20 pics b

495 views
360 views

Published on

0 Comments
0 Likes
Statistics
Notes
  • Be the first to comment

  • Be the first to like this

No Downloads
Views
Total views
495
On SlideShare
0
From Embeds
0
Number of Embeds
3
Actions
Shares
0
Downloads
4
Comments
0
Likes
0
Embeds 0
No embeds

No notes for slide

20 pics b

  1. 1. Gardner’s Art Through the Ages, 12e Chapter 33 The Development of Modernist Art: The Early 20th Century 1
  2. 2. European Expressionism after World War I • Understand the intense realistic post-war expressionism of German artists. • Understand the European post-war malaise and the importance of cathartic subject matter in Expressionist art. • Examine the origins, development, methods and content of Surrealism and Fantasy art. 2
  3. 3. Post-war Expressionism• Understand the post-war expressionism of German artists. 3
  4. 4. Figure 33-38GEORGE GROSZ, Fitfor Active Service,1916–1917. Pen andbrush and ink on paper,1’ 8” x 1’ 2 3/8”.Museum of ModernArt, New York (A.Conger GoodyearFund). Copyright ©Estate of GeorgeGrosz/Licensed byVAGA, New York, NY. 4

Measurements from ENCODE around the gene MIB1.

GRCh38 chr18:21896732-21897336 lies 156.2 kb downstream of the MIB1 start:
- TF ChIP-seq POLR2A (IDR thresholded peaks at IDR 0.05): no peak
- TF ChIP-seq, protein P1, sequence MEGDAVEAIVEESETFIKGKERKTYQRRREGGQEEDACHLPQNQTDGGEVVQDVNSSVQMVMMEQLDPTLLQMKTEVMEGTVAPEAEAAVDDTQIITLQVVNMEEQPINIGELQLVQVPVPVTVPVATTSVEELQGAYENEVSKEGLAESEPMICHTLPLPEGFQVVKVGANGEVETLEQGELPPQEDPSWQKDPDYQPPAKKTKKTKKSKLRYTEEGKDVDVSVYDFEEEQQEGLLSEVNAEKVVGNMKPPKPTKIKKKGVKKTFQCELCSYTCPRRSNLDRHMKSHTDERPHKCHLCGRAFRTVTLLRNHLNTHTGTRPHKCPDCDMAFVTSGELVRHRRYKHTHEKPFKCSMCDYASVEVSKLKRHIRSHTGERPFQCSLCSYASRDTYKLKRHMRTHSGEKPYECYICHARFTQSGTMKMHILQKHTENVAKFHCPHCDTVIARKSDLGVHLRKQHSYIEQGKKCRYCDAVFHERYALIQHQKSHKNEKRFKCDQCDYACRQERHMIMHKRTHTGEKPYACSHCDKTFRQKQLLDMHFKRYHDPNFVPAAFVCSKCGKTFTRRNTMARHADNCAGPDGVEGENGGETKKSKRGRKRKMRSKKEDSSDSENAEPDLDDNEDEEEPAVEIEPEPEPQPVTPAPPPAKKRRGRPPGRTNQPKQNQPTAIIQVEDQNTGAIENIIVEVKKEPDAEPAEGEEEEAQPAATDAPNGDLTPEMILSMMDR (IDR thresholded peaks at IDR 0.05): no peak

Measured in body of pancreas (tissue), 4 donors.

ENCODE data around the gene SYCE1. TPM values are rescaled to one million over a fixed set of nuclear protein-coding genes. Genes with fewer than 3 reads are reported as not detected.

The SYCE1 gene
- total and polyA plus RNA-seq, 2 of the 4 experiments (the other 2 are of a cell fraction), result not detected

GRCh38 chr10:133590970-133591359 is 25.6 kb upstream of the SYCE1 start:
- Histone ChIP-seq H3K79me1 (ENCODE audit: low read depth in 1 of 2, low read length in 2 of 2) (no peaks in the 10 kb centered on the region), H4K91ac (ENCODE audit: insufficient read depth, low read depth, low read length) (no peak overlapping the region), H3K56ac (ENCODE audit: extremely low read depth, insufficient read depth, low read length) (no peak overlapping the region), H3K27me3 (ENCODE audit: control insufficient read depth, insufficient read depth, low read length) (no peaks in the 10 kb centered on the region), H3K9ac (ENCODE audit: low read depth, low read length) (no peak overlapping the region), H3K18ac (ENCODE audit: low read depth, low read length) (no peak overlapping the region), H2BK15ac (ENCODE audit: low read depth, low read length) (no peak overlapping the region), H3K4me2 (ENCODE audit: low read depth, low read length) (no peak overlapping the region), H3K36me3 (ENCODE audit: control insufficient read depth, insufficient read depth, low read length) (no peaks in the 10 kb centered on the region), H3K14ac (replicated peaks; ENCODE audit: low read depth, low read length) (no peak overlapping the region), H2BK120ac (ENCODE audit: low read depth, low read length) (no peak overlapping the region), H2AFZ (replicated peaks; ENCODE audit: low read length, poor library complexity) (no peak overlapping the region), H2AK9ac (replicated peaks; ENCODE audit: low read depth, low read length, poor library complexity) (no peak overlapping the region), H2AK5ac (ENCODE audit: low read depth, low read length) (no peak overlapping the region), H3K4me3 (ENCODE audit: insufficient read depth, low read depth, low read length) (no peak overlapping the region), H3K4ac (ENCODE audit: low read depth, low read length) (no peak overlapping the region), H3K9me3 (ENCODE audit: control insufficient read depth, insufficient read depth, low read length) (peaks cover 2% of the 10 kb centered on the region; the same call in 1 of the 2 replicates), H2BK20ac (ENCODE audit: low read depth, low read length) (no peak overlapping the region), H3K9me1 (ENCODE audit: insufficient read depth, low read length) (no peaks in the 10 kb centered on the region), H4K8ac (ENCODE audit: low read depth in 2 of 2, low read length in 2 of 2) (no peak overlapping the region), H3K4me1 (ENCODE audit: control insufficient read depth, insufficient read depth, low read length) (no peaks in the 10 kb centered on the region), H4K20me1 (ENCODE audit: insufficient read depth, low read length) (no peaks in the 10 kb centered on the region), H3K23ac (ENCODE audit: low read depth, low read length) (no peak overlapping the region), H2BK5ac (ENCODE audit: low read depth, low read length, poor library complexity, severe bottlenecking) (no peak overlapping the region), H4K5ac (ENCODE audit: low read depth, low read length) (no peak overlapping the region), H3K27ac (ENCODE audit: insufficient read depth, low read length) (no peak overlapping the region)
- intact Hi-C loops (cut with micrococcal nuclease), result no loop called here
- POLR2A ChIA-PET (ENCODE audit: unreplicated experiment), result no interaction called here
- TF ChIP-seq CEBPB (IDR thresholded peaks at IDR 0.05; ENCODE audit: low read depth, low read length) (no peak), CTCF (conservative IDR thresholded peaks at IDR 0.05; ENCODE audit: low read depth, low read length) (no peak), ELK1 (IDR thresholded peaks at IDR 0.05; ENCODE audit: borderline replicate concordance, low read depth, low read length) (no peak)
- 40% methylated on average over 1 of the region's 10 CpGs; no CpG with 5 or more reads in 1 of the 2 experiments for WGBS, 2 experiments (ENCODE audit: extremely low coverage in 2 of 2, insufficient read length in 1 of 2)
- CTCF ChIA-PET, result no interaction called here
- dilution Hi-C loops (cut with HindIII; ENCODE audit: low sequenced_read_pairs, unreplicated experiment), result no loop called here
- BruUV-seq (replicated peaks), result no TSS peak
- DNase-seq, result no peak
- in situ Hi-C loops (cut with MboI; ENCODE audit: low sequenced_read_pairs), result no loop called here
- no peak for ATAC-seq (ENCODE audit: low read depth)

5. 5. Figure 33-39 MAX BECKMANN, Night, 1918–1919. Oil on canvas, 4’ 4 3/8” x 5’ 1/4”.Kunstsammlung Nordrhein-Westfalen, Düsseldorf. 5
  6. 6. Figure 33-40 OTTO DIX, Der Krieg (The War), 1929–1932. Oil and tempera on wood, 6’ 8 1/3”x 13’ 4 3/4”. Staatliche Kunstsammlungen, Gemäldegalerie Neue Meister, Dresden. 6
  7. 7. Figure 33-42 WILHELM LEHMBRUCK, Seated Youth, 1917. Composite tinted and plaster, 3’ 45/8” x 2’ 6” x 3’ 9”. National Gallery of Art, Washington. (Andrew W. Mellon Fund). 7
  8. 8. Figure 33-43 ERNST BARLACH, WarMonument, from Güstrow Cathedral,Güstrow, Germany, 1927. Bronze.Schildergasse Antoniterkirche, Cologne. 8
  9. 9. Surrealism and Fantasy• Examine the development, methods and content of Surrealism and Fantasy art. 9